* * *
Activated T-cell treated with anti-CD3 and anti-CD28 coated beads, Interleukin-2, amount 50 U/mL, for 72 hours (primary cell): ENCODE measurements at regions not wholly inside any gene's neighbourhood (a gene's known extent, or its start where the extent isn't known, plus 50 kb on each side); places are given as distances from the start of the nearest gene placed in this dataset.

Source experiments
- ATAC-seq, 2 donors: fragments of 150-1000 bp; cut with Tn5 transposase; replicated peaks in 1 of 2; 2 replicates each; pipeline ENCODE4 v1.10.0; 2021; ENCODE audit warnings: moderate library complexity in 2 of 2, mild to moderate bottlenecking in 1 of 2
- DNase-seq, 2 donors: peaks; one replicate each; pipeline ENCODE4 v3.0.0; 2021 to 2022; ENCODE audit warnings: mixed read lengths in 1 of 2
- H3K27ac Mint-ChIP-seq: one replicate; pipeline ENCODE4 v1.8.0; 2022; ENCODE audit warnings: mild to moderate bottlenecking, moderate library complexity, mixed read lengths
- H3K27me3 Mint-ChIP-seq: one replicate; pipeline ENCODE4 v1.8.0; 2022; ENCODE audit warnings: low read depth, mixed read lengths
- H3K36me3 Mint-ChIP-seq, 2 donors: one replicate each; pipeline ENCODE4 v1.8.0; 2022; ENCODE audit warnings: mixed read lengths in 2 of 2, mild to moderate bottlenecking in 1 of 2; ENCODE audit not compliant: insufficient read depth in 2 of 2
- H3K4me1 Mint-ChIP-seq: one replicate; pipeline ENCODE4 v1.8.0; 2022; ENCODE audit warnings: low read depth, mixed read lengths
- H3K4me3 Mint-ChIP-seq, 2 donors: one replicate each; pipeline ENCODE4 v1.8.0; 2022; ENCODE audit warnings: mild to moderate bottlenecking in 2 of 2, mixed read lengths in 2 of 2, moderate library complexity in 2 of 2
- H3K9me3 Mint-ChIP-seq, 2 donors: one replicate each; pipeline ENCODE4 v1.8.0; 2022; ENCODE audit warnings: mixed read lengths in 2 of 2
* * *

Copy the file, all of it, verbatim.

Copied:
Activated T-cell treated with anti-CD3 and anti-CD28 coated beads, Interleukin-2, amount 50 U/mL, for 72 hours (primary cell): ENCODE measurements at regions not wholly inside any gene's neighbourhood (a gene's known extent, or its start where the extent isn't known, plus 50 kb on each side); places are given as distances from the start of the nearest gene placed in this dataset.

Source experiments
- ATAC-seq, 2 donors: fragments of 150-1000 bp; cut with Tn5 transposase; replicated peaks in 1 of 2; 2 replicates each; pipeline ENCODE4 v1.10.0; 2021; ENCODE audit warnings: moderate library complexity in 2 of 2, mild to moderate bottlenecking in 1 of 2
- DNase-seq, 2 donors: peaks; one replicate each; pipeline ENCODE4 v3.0.0; 2021 to 2022; ENCODE audit warnings: mixed read lengths in 1 of 2
- H3K27ac Mint-ChIP-seq: one replicate; pipeline ENCODE4 v1.8.0; 2022; ENCODE audit warnings: mild to moderate bottlenecking, moderate library complexity, mixed read lengths
- H3K27me3 Mint-ChIP-seq: one replicate; pipeline ENCODE4 v1.8.0; 2022; ENCODE audit warnings: low read depth, mixed read lengths
- H3K36me3 Mint-ChIP-seq, 2 donors: one replicate each; pipeline ENCODE4 v1.8.0; 2022; ENCODE audit warnings: mixed read lengths in 2 of 2, mild to moderate bottlenecking in 1 of 2; ENCODE audit not compliant: insufficient read depth in 2 of 2
- H3K4me1 Mint-ChIP-seq: one replicate; pipeline ENCODE4 v1.8.0; 2022; ENCODE audit warnings: low read depth, mixed read lengths
- H3K4me3 Mint-ChIP-seq, 2 donors: one replicate each; pipeline ENCODE4 v1.8.0; 2022; ENCODE audit warnings: mild to moderate bottlenecking in 2 of 2, mixed read lengths in 2 of 2, moderate library complexity in 2 of 2
- H3K9me3 Mint-ChIP-seq, 2 donors: one replicate each; pipeline ENCODE4 v1.8.0; 2022; ENCODE audit warnings: mixed read lengths in 2 of 2